Photo Credit: The Jewish Press
One of two billboards – this one outside the Lincoln Tunnel – placed by Agudath Israel of America to counter what they have said are unfair attacks by The New York Times against Orthodox Jews.

The Agudath Israel of America, the leading advocacy group for the charedi community, kicked off an unprecedented media campaign this week against The New York Times for its ongoing article series criticizing New York’s yeshiva system.

The campaign, dubbed Know Us, launched with high profile billboards in Time Square and over Lincoln Tunnel that link the rise in antisemitism with the recent spate of Times articles. A third billboard will be unveiled this week across from the Times headquarters. The billboards are intended to promote the initiative’s website,, where the Agudah explains why the Times coverage is unfair and points out the positive attributes of yeshiva education.


“You reach a certain tipping point when a newspaper devotes such substantial resources, with nothing positive to say, and sometimes stretches the truth to say bad things,” Rabbi Chaim Dovid Zwiebel, Agudah’s Executive Vice-President, told The Jewish Press. “We decided to start project Know Us to counter the negative image portrayed in media outlets. The Times was an important place to start.”

The Times series began in September with a lengthy article asserting that chassidic yeshivas for boys were providing little to no secular education as mandated by state law. Many Orthodox organizations and leaders criticized the series as unbalanced and inaccurate.

The latest Times story in the series, published on December 29, went beyond the chassidic sector and claimed that a disproportional amount of city funds was being spent on special education services in all types of yeshivas.

Agudah publicly pushed back that this latest article was also unfair and inaccurate.

“The New York Times confirms, for the 13th time in just three and a half months, its obsession with spreading misinformation and demonizing Orthodox and Hasidic Jews,” the Agudah said in a statement. “At the same time, antisemitic attacks specifically targeting the visibly Jewish in New York City – the ones targeted by the New York Times – have risen exponentially.”

The Times declined to provide a representative to be interviewed but emailed a statement to The Jewish Press: “Our reporters have spent months seeking to help readers understand what is happening inside some of New York’s lowest-performing schools, speaking to hundreds of parents, students, and educators to explain the inner workings of Hasidic Jewish religious schools, which receive substantial amounts of public money. Interviews with more than 50 people currently in the community showed a failure to provide the basic education that is required by state law, leaving students unable to navigate the outside world … We are confident in the accuracy of our reporting.”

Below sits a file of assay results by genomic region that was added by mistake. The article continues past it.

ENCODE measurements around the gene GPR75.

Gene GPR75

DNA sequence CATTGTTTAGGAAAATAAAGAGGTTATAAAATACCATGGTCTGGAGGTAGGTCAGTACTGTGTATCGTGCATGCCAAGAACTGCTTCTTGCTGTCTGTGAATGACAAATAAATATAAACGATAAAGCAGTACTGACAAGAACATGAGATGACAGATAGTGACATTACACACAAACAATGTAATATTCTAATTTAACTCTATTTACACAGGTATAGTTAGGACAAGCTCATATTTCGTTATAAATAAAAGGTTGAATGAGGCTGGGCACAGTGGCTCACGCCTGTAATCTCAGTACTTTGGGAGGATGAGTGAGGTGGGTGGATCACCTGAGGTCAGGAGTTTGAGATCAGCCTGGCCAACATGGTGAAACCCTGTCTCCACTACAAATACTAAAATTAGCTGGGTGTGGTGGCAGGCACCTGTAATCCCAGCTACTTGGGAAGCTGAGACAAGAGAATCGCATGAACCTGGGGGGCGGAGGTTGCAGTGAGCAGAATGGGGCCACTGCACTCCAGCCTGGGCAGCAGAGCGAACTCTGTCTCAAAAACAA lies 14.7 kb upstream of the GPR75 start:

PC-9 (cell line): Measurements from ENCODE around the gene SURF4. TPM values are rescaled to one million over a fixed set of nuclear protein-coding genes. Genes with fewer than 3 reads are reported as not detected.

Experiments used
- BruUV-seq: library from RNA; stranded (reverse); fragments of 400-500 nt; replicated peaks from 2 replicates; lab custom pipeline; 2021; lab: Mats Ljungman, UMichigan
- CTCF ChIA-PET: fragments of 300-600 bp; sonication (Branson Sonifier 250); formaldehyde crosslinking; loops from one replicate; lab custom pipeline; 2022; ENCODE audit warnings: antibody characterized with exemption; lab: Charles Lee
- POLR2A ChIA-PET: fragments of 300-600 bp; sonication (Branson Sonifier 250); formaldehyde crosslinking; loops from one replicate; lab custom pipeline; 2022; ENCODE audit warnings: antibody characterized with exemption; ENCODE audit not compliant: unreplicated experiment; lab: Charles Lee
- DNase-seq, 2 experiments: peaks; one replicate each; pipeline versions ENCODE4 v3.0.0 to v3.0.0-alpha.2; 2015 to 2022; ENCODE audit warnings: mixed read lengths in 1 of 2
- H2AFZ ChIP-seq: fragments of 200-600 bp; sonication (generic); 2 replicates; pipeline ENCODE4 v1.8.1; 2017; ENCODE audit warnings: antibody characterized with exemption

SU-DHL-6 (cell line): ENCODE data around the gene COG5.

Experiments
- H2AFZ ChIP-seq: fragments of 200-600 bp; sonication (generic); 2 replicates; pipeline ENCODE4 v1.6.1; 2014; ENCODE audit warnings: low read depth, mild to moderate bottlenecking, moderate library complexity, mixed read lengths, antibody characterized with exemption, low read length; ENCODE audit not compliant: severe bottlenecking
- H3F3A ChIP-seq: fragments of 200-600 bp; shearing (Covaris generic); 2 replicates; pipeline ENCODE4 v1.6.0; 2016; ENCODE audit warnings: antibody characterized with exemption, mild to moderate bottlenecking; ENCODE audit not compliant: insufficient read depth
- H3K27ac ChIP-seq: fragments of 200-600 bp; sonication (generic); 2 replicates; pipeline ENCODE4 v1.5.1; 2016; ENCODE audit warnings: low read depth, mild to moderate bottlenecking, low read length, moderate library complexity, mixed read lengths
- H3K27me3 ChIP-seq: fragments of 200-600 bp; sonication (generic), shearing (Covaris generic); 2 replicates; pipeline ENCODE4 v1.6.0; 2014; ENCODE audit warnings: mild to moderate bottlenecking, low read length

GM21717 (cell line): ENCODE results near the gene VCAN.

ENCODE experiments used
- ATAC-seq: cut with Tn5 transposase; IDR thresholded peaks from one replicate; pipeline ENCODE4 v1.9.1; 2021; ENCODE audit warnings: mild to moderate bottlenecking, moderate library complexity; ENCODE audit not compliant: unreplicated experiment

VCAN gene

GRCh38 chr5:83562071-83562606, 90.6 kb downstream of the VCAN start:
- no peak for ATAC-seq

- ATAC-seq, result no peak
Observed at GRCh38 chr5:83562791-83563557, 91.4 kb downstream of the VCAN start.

New Approach

The billboards are a new approach for Agudah, which typically uses behind the scenes diplomacy with key players to resolve issues. In fact, Rabbi Zwiebel said he had an off-the-record meeting with the Times recently but it did not yield results. He said the publicity campaign was therefore a necessary response given the ongoing articles’ harm to the reputation of yeshivas and Orthodox Jews overall. Although the Times series focuses on chassidic boys’ yeshivas, Agudah is taking the approach that an attack on any Jew is an attack on all Jews. also will provide content showing the public and press the positive attributes of the Orthodox community. “It’s a beautiful community,” Zwiebel pointed out. “Our commitment to ourselves and our tradition. All the chesid projects, gemachs, ways in which people are generously giving of their time and resources to help. That part of the story is left out.”

Zwiebel also announced to The Jewish Press that the Know Us project is intended to have a broader mission than responding to the recent Times articles.

“We need a defense agency, a media watchdog,” Zwiebel said. “The Anti-Defamation League was founded to combat defamation of Jew and has since expanded to protect others. The Agudah is looking at a narrower focus – defamation of Orthodox Jews. This project can become like an ADL for the Orthodox community.”

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